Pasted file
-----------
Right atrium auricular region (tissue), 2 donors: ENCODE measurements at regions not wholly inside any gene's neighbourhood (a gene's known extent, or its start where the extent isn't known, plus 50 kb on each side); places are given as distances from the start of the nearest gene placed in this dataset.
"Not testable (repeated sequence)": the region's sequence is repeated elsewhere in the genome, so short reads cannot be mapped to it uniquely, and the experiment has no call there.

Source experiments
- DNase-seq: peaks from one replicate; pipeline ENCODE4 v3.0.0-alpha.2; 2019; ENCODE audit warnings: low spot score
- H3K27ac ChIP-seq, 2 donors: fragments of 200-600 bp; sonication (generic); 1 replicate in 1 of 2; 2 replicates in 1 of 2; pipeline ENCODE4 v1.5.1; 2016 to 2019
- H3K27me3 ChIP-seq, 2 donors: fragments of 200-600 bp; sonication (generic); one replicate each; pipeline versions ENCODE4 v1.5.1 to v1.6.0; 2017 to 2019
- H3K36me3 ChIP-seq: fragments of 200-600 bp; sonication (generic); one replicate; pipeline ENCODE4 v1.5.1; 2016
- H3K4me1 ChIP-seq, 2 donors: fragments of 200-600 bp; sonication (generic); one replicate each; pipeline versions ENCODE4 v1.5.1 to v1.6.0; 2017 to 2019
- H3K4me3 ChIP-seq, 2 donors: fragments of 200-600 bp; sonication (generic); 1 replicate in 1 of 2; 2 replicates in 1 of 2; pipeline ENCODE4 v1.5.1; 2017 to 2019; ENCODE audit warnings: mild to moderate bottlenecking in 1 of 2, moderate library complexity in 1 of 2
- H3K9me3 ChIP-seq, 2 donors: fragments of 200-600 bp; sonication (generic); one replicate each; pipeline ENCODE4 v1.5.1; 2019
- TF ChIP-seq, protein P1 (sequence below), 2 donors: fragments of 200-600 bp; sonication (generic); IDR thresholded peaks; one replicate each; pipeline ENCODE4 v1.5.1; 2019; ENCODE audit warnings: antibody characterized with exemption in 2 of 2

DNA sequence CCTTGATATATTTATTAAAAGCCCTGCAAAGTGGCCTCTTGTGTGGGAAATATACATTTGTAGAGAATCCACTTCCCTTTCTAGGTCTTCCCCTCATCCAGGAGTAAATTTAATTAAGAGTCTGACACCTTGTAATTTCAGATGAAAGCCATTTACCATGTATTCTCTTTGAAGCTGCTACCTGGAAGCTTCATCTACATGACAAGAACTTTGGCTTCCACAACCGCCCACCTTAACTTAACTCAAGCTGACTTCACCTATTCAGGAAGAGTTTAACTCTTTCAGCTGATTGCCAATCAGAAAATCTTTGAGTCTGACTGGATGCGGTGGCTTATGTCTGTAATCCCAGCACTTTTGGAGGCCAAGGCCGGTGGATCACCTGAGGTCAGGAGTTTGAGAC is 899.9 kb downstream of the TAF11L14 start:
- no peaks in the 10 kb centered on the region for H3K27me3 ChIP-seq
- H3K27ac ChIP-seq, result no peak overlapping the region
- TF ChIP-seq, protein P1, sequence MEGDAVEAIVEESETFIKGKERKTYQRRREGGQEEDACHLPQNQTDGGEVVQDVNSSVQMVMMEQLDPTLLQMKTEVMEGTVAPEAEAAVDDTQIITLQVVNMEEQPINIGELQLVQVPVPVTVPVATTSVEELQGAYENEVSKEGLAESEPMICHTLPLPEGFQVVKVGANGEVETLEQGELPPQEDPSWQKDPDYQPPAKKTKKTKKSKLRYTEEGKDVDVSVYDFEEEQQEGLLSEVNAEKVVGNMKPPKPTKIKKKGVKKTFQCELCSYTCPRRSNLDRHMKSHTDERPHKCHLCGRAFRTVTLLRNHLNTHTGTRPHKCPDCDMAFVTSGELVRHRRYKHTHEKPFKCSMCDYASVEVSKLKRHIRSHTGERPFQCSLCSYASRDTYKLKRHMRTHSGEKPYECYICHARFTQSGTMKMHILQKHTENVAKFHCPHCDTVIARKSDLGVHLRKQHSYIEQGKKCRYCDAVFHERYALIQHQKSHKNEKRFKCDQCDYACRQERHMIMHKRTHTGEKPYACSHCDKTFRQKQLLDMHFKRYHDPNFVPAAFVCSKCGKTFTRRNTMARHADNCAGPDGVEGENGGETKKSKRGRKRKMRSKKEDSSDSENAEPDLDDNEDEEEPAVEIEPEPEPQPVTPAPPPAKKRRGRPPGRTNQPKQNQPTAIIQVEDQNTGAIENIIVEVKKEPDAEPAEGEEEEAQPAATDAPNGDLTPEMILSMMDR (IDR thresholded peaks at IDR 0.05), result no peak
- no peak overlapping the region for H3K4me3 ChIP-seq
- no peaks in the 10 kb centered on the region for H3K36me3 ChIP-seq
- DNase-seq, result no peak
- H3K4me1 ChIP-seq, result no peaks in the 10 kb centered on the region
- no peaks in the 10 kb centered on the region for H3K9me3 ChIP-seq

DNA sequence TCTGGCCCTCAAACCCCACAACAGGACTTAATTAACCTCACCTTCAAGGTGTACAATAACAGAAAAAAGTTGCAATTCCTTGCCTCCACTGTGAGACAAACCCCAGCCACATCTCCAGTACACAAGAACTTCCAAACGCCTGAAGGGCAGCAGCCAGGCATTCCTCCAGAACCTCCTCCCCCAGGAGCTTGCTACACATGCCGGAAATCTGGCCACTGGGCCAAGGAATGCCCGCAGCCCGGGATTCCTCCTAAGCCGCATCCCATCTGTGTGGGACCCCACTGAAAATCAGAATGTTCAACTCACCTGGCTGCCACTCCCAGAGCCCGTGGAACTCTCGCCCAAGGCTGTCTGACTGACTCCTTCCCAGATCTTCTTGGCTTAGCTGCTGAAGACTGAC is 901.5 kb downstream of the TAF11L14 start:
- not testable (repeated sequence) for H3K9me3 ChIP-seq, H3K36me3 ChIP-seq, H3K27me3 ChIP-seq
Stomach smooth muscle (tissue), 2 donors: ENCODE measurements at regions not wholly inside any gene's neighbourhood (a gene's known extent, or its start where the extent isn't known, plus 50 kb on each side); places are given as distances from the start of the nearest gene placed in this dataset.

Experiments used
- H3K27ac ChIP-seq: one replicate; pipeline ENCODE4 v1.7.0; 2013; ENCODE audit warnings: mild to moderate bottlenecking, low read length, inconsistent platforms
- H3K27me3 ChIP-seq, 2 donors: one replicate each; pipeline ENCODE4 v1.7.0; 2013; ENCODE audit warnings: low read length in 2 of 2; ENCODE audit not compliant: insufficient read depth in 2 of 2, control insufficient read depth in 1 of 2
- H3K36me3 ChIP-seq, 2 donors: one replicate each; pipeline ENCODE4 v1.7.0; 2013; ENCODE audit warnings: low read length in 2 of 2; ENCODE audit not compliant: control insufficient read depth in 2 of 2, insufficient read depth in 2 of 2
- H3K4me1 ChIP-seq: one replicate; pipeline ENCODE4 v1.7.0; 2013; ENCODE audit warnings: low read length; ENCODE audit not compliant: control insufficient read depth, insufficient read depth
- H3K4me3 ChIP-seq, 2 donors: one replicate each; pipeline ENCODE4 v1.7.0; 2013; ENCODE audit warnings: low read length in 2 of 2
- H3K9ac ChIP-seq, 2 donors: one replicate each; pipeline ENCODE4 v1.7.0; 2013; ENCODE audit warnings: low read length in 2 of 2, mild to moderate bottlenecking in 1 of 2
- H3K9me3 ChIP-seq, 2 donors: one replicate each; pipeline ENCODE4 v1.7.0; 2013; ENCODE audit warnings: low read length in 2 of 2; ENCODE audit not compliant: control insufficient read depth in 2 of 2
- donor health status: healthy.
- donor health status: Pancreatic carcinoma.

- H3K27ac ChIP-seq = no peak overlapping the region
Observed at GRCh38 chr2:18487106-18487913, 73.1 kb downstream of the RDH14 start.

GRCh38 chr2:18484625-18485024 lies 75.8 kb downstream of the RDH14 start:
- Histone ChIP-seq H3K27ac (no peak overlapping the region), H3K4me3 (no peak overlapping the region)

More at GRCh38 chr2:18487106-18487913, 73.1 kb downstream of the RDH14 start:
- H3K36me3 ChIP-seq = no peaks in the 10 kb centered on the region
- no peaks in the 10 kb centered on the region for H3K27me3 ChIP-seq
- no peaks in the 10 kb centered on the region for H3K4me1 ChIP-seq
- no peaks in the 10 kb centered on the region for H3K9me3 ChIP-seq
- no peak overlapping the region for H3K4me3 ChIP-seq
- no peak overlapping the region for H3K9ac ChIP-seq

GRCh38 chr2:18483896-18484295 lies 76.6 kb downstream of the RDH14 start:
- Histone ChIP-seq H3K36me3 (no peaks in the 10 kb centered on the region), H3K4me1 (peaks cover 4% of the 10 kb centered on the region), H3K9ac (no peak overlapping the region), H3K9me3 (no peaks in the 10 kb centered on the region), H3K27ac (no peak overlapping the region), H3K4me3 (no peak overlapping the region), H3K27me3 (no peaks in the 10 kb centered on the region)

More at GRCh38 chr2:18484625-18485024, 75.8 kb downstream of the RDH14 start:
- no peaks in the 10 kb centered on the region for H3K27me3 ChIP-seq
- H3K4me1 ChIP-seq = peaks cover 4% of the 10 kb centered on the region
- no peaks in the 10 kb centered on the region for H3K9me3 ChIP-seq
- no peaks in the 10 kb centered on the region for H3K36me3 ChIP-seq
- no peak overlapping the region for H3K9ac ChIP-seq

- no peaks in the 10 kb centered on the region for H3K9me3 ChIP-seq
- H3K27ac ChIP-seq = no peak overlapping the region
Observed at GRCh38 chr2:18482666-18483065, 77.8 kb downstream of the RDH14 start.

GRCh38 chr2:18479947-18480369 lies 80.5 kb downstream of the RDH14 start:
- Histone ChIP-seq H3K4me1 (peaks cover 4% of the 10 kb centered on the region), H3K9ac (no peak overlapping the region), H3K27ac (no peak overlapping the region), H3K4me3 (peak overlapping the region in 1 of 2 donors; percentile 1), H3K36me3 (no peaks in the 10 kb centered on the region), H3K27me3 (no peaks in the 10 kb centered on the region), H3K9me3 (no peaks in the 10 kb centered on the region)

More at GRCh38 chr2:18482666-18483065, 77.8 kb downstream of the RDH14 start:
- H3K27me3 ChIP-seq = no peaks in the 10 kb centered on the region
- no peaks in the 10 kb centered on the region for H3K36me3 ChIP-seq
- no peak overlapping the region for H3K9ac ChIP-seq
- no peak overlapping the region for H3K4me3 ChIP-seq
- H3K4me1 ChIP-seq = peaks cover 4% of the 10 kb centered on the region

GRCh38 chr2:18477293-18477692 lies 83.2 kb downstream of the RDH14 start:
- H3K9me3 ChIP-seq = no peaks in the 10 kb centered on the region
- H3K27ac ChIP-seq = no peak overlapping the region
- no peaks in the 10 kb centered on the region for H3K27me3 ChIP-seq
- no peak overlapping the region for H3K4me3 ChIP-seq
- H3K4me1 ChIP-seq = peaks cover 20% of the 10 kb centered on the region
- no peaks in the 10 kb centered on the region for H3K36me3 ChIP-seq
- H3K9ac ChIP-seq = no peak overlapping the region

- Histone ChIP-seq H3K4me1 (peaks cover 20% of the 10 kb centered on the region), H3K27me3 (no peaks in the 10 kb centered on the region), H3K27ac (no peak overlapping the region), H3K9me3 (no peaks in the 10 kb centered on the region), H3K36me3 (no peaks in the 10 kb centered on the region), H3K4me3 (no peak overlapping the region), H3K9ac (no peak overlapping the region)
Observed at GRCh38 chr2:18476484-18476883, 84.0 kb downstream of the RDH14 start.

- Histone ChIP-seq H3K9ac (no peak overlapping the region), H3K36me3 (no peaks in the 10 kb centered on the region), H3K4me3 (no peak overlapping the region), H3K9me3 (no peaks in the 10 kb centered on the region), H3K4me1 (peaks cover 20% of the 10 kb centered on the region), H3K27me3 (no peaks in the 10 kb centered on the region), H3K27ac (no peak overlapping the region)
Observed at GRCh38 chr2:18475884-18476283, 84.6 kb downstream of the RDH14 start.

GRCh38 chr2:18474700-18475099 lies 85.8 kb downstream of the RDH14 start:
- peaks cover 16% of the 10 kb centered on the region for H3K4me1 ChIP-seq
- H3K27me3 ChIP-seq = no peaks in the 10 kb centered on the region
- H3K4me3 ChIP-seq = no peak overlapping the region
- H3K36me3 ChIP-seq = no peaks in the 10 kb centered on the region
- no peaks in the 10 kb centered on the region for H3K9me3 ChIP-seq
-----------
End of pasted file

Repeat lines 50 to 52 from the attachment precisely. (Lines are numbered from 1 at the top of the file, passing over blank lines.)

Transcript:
- no peaks in the 10 kb centered on the region for H3K9me3 ChIP-seq
- no peaks in the 10 kb centered on the region for H3K36me3 ChIP-seq
- no peak overlapping the region for H3K9ac ChIP-seq